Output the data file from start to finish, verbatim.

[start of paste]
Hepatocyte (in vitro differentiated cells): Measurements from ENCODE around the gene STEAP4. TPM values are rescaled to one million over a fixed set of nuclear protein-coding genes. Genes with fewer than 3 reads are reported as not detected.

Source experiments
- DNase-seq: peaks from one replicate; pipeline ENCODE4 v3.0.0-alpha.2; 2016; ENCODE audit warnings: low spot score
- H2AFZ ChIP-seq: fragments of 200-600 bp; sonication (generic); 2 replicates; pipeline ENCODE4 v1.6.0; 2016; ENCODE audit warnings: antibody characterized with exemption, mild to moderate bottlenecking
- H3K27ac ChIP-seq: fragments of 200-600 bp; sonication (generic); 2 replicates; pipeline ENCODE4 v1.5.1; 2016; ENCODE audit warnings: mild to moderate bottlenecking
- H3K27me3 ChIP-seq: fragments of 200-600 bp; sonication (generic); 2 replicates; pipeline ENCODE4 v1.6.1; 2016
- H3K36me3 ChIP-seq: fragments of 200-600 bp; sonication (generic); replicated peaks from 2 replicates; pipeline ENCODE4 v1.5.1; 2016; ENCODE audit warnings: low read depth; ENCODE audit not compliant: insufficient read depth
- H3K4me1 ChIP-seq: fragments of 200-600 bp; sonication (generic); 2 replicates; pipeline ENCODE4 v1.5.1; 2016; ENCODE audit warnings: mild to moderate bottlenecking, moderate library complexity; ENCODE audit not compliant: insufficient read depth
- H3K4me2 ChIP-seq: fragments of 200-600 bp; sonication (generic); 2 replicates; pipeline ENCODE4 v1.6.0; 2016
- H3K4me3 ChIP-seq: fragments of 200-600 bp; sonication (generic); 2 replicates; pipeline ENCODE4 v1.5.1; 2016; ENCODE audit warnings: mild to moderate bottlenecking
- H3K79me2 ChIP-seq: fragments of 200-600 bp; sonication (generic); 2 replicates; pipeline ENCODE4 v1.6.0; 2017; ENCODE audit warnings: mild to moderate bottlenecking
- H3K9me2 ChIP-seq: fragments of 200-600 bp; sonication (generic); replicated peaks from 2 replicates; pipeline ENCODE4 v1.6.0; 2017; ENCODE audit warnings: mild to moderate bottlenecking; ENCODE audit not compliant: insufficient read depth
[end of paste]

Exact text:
Hepatocyte (in vitro differentiated cells): Measurements from ENCODE around the gene STEAP4. TPM values are rescaled to one million over a fixed set of nuclear protein-coding genes. Genes with fewer than 3 reads are reported as not detected.

Source experiments
- DNase-seq: peaks from one replicate; pipeline ENCODE4 v3.0.0-alpha.2; 2016; ENCODE audit warnings: low spot score
- H2AFZ ChIP-seq: fragments of 200-600 bp; sonication (generic); 2 replicates; pipeline ENCODE4 v1.6.0; 2016; ENCODE audit warnings: antibody characterized with exemption, mild to moderate bottlenecking
- H3K27ac ChIP-seq: fragments of 200-600 bp; sonication (generic); 2 replicates; pipeline ENCODE4 v1.5.1; 2016; ENCODE audit warnings: mild to moderate bottlenecking
- H3K27me3 ChIP-seq: fragments of 200-600 bp; sonication (generic); 2 replicates; pipeline ENCODE4 v1.6.1; 2016
- H3K36me3 ChIP-seq: fragments of 200-600 bp; sonication (generic); replicated peaks from 2 replicates; pipeline ENCODE4 v1.5.1; 2016; ENCODE audit warnings: low read depth; ENCODE audit not compliant: insufficient read depth
- H3K4me1 ChIP-seq: fragments of 200-600 bp; sonication (generic); 2 replicates; pipeline ENCODE4 v1.5.1; 2016; ENCODE audit warnings: mild to moderate bottlenecking, moderate library complexity; ENCODE audit not compliant: insufficient read depth
- H3K4me2 ChIP-seq: fragments of 200-600 bp; sonication (generic); 2 replicates; pipeline ENCODE4 v1.6.0; 2016
- H3K4me3 ChIP-seq: fragments of 200-600 bp; sonication (generic); 2 replicates; pipeline ENCODE4 v1.5.1; 2016; ENCODE audit warnings: mild to moderate bottlenecking
- H3K79me2 ChIP-seq: fragments of 200-600 bp; sonication (generic); 2 replicates; pipeline ENCODE4 v1.6.0; 2017; ENCODE audit warnings: mild to moderate bottlenecking
- H3K9me2 ChIP-seq: fragments of 200-600 bp; sonication (generic); replicated peaks from 2 replicates; pipeline ENCODE4 v1.6.0; 2017; ENCODE audit warnings: mild to moderate bottlenecking; ENCODE audit not compliant: insufficient read depth